The spirit of the independence movement still resonates strongly for East Timorese. Bonds between candidates and voters often extend back decades. Justo dos Santos, 65, who attended Taur Matan Ruak’s last campaign rally in Dili before Saturday’s vote, said he fought beside the candidate in guerrilla campaigns against the Indonesian military. “Xanana and Taur Matan Ruak led the country in war, and now they should lead the country in peace,” he said, referring to the presidential candidate Vasconcelos and the current Prime Minister, Xanana Gusmão, who, until his capture in 1992, preceded Vasconcelos as head of the guerrillas.

The country’s constitution established the presidency as mostly a ceremonial role, but the outspoken Ramos-Horta molded the post into an influential perch from which one weighs in on the country’s domestic and international affairs. The election is also seen as an important staging ground for parliamentary elections in June, which could become a tight contest given the strength of both Gusmão’s CNRT and the opposition Fretelin.

Control of the government comes with a deep chest: a sovereign fund holding revenue from sales of offshore oil and gas now stands at around $10 billion, a considerable sum for an impoverished nation of 1.1 million people. The current ruling coalition headed by Gusmão has drawn heavily — alarmingly so, say some critics — from the fund since it took control of the government in 2007. It initiated a popular pension program for the elderly as well as guerrilla veterans. The biggest portion of the pot has gone to infrastructure.

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The Prime Minister’s vision is to pave the way to development through asphalt and power lines, a plan whose basic outlines are widely supported. But critics contend that roads are perennially being rebuilt because they are poorly maintained. And Gusmão’s marquee electricity project, a 120-megawatt power plant 10 km outside of Dili, suffered constant delays and cost overruns because of poor planning and dubious craftsmanship by the contracted firm, the ominously named China Nuclear Industry 22nd Construction Co. Ltd.

Low spending on social services has also drawn criticism. This year’s government budget has allotted approximately the same funds for road construction as education and health care services combined. East Timor has one of the highest rates of child malnutrition in the world, and schools lack basic resources such as textbooks, chairs and clean toilets. “If the budget keeps growing, but regular people are still drinking dirty water, we can’t call that social justice,” said Lourdes Alves de Araújo, head of Organizasaun Popular Mulher de Timor, a women’s group affiliated with the opposition Fretelin party.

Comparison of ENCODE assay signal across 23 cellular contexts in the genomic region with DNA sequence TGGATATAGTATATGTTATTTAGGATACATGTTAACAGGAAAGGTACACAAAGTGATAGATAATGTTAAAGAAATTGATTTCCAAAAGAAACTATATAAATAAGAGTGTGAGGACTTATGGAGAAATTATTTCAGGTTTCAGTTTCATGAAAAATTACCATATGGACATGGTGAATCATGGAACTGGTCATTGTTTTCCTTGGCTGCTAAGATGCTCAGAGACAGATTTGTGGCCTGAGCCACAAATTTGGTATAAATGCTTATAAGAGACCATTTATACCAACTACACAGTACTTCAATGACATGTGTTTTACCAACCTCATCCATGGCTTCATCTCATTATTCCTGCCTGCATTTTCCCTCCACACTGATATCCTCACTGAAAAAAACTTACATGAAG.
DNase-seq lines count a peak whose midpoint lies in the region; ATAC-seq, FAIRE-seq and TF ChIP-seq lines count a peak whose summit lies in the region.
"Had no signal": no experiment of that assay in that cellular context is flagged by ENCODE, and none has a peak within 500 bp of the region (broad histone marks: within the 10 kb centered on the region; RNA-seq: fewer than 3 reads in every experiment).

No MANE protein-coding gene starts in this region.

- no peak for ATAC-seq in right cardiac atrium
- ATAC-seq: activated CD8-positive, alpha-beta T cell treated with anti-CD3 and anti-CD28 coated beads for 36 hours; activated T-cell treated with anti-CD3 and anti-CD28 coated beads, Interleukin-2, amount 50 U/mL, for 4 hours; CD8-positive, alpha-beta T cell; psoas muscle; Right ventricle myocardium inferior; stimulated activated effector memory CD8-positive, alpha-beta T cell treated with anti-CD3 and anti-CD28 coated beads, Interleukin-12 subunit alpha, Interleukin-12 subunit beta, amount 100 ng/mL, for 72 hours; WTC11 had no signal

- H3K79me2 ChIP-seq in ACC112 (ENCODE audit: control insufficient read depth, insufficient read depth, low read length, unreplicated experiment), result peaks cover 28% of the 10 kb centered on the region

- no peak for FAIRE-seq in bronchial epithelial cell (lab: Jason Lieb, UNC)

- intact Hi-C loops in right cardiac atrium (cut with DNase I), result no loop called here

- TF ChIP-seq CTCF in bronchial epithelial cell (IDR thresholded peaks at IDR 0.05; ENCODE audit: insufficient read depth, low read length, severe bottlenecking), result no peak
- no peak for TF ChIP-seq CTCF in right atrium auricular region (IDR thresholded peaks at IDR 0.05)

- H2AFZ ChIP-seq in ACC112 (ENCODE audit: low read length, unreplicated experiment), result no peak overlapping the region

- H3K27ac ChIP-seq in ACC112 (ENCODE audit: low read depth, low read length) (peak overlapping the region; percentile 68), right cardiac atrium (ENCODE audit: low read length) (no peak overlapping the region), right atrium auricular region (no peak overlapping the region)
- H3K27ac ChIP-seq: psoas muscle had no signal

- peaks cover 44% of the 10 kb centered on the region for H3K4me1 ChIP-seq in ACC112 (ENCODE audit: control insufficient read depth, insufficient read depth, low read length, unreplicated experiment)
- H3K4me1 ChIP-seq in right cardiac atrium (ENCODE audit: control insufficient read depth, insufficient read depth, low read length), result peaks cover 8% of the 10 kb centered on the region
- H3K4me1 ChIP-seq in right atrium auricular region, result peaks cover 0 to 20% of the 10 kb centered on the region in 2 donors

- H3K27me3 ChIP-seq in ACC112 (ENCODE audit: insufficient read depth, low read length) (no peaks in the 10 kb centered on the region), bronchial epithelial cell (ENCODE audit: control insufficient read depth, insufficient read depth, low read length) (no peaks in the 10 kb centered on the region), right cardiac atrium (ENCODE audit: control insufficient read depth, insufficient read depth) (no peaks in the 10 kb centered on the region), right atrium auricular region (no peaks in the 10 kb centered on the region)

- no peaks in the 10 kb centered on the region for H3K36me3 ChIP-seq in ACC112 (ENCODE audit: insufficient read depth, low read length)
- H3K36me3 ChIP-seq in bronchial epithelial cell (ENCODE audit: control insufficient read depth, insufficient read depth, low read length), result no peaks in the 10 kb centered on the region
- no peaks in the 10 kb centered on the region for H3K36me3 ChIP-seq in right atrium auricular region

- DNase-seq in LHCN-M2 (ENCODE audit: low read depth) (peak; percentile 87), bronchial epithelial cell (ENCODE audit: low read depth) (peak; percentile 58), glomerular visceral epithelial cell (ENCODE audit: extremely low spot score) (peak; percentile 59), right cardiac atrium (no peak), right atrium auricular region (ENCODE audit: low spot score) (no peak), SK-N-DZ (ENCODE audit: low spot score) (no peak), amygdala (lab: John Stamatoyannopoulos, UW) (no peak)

Most concerning, argues the local NGO La’o Hamutuk, is that the country is falling victim to the oil curse. Government spending has generated few jobs or industries, driven inflation above 17% and distracted the government from addressing longer-term problems, says the group. Measured by the proportion of the government’s budget derived from oil revenues — over 90 percent — East Timor is the world’s most oil-dependent country.

(MORE: World Bank to East Timor: We Messed Up)

Unemployment is already high — at least 20% in urban areas — and could jump within a decade as the country’s postconflict baby boom matures to working age. Apart from modest amounts of coffee sales, East Timor produces nothing for sale. Furthermore, says Damien Kingsbury, a professor of political science at Australia’s Deakin University, the country’s low skills base, geographical isolation and high labor costs compared with other countries in the region offer no comparative advantages to attract investment. His conclusion paints a rather grim picture: “There are few options but for Timor-Leste to carefully manage its oil fund and to generate jobs through government spending, such as on roads, etc.”

Navigating overwhelming obstacles is nothing new to East Timor, whose very existence as an independent state was long in doubt and whose ability to self-rule was regarded abroad with skepticism in its first years of independence. “When I received [the presidency] in 2007, the country was on the verge of civil war,” Ramos-Horta told TIME in an interview at his residence in Dili a day before the vote. Today, he says, “The country is at peace. People have regained faith in the government.”